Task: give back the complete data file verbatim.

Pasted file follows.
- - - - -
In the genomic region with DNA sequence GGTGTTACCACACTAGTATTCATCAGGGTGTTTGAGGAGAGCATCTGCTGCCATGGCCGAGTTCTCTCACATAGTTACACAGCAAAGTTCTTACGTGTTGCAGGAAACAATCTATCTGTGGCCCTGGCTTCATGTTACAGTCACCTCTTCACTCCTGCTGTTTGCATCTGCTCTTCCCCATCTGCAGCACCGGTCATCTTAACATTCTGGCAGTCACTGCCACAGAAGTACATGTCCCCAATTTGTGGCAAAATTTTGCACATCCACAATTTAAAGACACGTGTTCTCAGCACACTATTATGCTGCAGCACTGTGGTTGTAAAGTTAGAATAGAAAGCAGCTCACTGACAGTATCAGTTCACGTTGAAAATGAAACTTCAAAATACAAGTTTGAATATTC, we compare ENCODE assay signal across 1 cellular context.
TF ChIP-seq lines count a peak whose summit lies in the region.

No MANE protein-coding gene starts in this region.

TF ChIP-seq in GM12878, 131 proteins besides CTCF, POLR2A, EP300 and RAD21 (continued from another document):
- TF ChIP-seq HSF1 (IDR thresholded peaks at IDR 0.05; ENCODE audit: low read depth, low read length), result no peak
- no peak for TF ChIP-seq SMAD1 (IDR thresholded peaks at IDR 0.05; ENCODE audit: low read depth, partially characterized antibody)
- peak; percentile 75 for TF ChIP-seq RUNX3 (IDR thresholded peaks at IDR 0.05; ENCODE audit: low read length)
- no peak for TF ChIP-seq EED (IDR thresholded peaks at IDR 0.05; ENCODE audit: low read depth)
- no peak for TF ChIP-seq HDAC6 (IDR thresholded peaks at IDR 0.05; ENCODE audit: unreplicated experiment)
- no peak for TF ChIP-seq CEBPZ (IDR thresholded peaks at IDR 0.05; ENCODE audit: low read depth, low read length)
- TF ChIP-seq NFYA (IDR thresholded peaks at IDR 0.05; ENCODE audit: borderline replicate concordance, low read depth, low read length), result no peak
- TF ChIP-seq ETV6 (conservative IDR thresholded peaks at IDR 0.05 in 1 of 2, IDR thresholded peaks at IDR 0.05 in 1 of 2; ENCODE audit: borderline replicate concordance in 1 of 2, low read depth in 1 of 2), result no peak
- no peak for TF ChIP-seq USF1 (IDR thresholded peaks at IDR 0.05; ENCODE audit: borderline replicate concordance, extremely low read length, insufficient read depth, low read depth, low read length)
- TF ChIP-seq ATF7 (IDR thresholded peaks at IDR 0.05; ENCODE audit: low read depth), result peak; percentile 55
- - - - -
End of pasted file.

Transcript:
In the genomic region with DNA sequence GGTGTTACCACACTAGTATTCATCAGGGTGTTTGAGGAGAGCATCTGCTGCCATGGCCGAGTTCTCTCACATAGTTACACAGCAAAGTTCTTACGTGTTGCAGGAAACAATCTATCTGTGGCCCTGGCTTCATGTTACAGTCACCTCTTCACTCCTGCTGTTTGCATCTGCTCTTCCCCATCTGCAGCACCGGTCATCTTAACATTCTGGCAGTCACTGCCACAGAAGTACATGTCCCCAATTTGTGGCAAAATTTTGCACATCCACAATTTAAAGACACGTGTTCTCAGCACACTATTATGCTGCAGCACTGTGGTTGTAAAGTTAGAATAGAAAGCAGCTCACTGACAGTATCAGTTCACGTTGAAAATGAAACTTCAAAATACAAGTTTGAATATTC, we compare ENCODE assay signal across 1 cellular context.
TF ChIP-seq lines count a peak whose summit lies in the region.

No MANE protein-coding gene starts in this region.

TF ChIP-seq in GM12878, 131 proteins besides CTCF, POLR2A, EP300 and RAD21 (continued from another document):
- TF ChIP-seq HSF1 (IDR thresholded peaks at IDR 0.05; ENCODE audit: low read depth, low read length), result no peak
- no peak for TF ChIP-seq SMAD1 (IDR thresholded peaks at IDR 0.05; ENCODE audit: low read depth, partially characterized antibody)
- peak; percentile 75 for TF ChIP-seq RUNX3 (IDR thresholded peaks at IDR 0.05; ENCODE audit: low read length)
- no peak for TF ChIP-seq EED (IDR thresholded peaks at IDR 0.05; ENCODE audit: low read depth)
- no peak for TF ChIP-seq HDAC6 (IDR thresholded peaks at IDR 0.05; ENCODE audit: unreplicated experiment)
- no peak for TF ChIP-seq CEBPZ (IDR thresholded peaks at IDR 0.05; ENCODE audit: low read depth, low read length)
- TF ChIP-seq NFYA (IDR thresholded peaks at IDR 0.05; ENCODE audit: borderline replicate concordance, low read depth, low read length), result no peak
- TF ChIP-seq ETV6 (conservative IDR thresholded peaks at IDR 0.05 in 1 of 2, IDR thresholded peaks at IDR 0.05 in 1 of 2; ENCODE audit: borderline replicate concordance in 1 of 2, low read depth in 1 of 2), result no peak
- no peak for TF ChIP-seq USF1 (IDR thresholded peaks at IDR 0.05; ENCODE audit: borderline replicate concordance, extremely low read length, insufficient read depth, low read depth, low read length)
- TF ChIP-seq ATF7 (IDR thresholded peaks at IDR 0.05; ENCODE audit: low read depth), result peak; percentile 55